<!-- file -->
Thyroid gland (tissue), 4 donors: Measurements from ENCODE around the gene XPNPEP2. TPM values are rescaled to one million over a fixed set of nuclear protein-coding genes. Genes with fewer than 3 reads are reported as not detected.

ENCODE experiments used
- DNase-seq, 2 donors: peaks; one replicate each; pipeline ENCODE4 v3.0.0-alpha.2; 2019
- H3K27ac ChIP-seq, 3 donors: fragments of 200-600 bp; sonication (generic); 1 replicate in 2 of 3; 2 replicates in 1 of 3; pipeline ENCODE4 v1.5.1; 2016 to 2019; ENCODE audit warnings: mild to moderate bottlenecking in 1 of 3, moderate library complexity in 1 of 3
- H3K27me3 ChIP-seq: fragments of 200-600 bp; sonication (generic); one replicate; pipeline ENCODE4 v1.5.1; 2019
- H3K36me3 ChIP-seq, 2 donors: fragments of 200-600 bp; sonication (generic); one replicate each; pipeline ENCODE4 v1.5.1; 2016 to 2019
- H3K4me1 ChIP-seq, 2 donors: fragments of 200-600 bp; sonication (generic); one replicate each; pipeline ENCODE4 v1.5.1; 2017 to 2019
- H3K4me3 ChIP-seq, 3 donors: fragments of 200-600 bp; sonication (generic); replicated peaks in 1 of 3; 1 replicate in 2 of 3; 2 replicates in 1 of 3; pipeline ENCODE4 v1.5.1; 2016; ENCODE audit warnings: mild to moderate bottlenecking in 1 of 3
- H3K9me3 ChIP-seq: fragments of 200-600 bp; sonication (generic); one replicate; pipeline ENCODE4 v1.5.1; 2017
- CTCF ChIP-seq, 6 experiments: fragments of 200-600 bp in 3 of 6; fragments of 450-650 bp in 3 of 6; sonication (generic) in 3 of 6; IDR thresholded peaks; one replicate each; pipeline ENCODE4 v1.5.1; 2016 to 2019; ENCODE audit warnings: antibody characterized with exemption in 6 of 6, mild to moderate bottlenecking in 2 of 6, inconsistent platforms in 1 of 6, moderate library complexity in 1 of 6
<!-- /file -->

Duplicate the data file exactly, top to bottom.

Thyroid gland (tissue), 4 donors: Measurements from ENCODE around the gene XPNPEP2. TPM values are rescaled to one million over a fixed set of nuclear protein-coding genes. Genes with fewer than 3 reads are reported as not detected.

ENCODE experiments used
- DNase-seq, 2 donors: peaks; one replicate each; pipeline ENCODE4 v3.0.0-alpha.2; 2019
- H3K27ac ChIP-seq, 3 donors: fragments of 200-600 bp; sonication (generic); 1 replicate in 2 of 3; 2 replicates in 1 of 3; pipeline ENCODE4 v1.5.1; 2016 to 2019; ENCODE audit warnings: mild to moderate bottlenecking in 1 of 3, moderate library complexity in 1 of 3
- H3K27me3 ChIP-seq: fragments of 200-600 bp; sonication (generic); one replicate; pipeline ENCODE4 v1.5.1; 2019
- H3K36me3 ChIP-seq, 2 donors: fragments of 200-600 bp; sonication (generic); one replicate each; pipeline ENCODE4 v1.5.1; 2016 to 2019
- H3K4me1 ChIP-seq, 2 donors: fragments of 200-600 bp; sonication (generic); one replicate each; pipeline ENCODE4 v1.5.1; 2017 to 2019
- H3K4me3 ChIP-seq, 3 donors: fragments of 200-600 bp; sonication (generic); replicated peaks in 1 of 3; 1 replicate in 2 of 3; 2 replicates in 1 of 3; pipeline ENCODE4 v1.5.1; 2016; ENCODE audit warnings: mild to moderate bottlenecking in 1 of 3
- H3K9me3 ChIP-seq: fragments of 200-600 bp; sonication (generic); one replicate; pipeline ENCODE4 v1.5.1; 2017
- CTCF ChIP-seq, 6 experiments: fragments of 200-600 bp in 3 of 6; fragments of 450-650 bp in 3 of 6; sonication (generic) in 3 of 6; IDR thresholded peaks; one replicate each; pipeline ENCODE4 v1.5.1; 2016 to 2019; ENCODE audit warnings: antibody characterized with exemption in 6 of 6, mild to moderate bottlenecking in 2 of 6, inconsistent platforms in 1 of 6, moderate library complexity in 1 of 6